As soon as my son was released from the hospital following his transplant, my other kids were recovering from a virus. Everyone assumed it was the virus my son had before he went to surgery, so we were taking mild precautions. However, like the crazy mom I am, I rushed home to wash all my couch cushions and pillows and clean every single toy we have in our home.
We took the time to set our other children down and went through proper hand-washing procedures. We made sure to let them know when, where, and how to sanitize. Once we got settled, my husband went to the store and bought him new bedding and pillows to make sure we had a super clean slate. We were so afraid he’d get sick. We knew that if he had a fever of 100.4, we needed to visit the emergency room (ER) right away.
Not a lot of people understand what it’s like to have an immune-compromised kid. Most of our family and friends don’t understand how fragile we sometimes must treat him and how important it is to let us know if they are sick before coming to visit or spending a lot of time together.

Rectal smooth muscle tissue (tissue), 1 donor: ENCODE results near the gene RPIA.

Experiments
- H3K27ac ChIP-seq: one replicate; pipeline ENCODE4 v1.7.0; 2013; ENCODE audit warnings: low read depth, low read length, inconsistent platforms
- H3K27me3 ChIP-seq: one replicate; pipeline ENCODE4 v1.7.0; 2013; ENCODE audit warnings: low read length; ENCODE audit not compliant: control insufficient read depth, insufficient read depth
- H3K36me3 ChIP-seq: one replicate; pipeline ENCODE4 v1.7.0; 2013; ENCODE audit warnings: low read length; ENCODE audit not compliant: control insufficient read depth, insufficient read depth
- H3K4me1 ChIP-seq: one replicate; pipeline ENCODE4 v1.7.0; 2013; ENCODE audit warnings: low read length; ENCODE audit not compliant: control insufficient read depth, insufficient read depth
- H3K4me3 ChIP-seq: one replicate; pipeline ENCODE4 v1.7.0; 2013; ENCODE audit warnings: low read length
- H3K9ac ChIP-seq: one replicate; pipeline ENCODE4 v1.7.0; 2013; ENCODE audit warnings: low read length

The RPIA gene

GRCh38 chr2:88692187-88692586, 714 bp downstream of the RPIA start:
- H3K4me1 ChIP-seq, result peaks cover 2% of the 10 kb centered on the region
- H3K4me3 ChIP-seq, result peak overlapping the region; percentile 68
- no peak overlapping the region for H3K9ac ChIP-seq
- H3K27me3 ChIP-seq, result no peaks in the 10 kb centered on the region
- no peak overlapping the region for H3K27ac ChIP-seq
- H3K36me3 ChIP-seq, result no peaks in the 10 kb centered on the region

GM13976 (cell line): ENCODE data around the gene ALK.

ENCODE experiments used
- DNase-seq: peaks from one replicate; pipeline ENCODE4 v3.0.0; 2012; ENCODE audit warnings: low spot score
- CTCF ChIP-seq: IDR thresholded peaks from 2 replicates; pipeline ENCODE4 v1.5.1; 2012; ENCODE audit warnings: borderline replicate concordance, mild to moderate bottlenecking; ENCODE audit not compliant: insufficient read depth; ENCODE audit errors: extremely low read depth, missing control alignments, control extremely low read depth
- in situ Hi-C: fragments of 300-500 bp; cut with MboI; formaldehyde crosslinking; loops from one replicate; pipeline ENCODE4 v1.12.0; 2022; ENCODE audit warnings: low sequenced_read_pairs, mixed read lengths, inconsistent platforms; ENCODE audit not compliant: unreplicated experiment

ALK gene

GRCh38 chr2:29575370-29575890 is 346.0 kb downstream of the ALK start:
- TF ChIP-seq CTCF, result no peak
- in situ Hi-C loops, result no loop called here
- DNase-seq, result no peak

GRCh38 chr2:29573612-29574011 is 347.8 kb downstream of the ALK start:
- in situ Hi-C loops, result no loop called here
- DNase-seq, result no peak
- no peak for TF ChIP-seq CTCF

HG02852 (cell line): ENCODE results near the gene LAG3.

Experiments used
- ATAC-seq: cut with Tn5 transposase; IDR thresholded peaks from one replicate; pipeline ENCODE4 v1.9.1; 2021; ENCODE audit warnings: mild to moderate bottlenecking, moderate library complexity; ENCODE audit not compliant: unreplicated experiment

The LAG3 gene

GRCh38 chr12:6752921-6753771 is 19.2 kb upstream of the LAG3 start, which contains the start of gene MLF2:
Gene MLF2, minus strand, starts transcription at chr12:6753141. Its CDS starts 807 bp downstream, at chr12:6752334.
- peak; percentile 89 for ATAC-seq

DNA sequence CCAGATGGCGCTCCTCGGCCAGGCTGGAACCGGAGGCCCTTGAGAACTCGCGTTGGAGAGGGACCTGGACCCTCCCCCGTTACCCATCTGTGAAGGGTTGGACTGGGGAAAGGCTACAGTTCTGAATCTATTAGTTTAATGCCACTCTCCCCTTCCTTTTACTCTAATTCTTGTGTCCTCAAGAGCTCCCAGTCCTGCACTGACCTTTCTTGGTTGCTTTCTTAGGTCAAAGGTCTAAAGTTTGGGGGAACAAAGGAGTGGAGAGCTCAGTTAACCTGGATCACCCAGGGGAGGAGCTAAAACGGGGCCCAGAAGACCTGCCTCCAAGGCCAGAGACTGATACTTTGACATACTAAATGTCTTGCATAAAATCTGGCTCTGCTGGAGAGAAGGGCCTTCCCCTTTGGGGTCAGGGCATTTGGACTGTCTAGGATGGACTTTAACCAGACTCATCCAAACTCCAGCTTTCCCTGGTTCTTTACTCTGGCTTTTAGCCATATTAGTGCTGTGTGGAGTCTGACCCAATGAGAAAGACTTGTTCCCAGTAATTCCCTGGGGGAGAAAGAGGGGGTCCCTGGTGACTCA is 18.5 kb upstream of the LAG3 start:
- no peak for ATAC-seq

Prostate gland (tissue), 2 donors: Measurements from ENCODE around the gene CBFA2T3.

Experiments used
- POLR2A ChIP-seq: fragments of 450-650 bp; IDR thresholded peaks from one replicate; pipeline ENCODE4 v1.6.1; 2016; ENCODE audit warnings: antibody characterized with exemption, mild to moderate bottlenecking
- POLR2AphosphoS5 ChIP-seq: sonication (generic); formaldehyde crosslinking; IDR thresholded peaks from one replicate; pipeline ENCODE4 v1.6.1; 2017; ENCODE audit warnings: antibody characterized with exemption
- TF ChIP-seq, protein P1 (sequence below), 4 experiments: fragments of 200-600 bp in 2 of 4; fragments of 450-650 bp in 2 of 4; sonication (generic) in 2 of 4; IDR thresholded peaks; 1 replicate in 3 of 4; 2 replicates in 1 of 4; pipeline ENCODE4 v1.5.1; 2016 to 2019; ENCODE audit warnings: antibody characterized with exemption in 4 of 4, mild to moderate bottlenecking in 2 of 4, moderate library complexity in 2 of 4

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Generally, if he gets sick it causes me a lot of anxiety and worry. I watch him closely for any symptoms that would make us go to the ER. I’ve watched as his siblings fought off a stomach virus that landed him in the hospital for a 2-day stay and then messed with his neutrophils for months.
We did frequent labs as we methodically peeled away the meds he was on to try to help him recover and had a visit with hematology to start looking at other possible concerns. I’ve watched while we’ve had to do weekly and biweekly lab draws because the numbers were funky because of sicknesses. We’ve had to change medicines and doses, which all must be monitored by labs because he got sick. Even a little cold can disrupt his body and cause issues like weekly lab draws. No one wants to go through that.
Now that we are almost 3 years post-transplant, I’ve relaxed a lot. However, I still try to be cautious because I see how even the smallest cold can cause setbacks or present new hurdles to climb. I work daily on letting go and letting him be a normal kid. I cherish his childhood years. I try to live by the words his transplant team once hold me, “we transplanted him so that he could live.”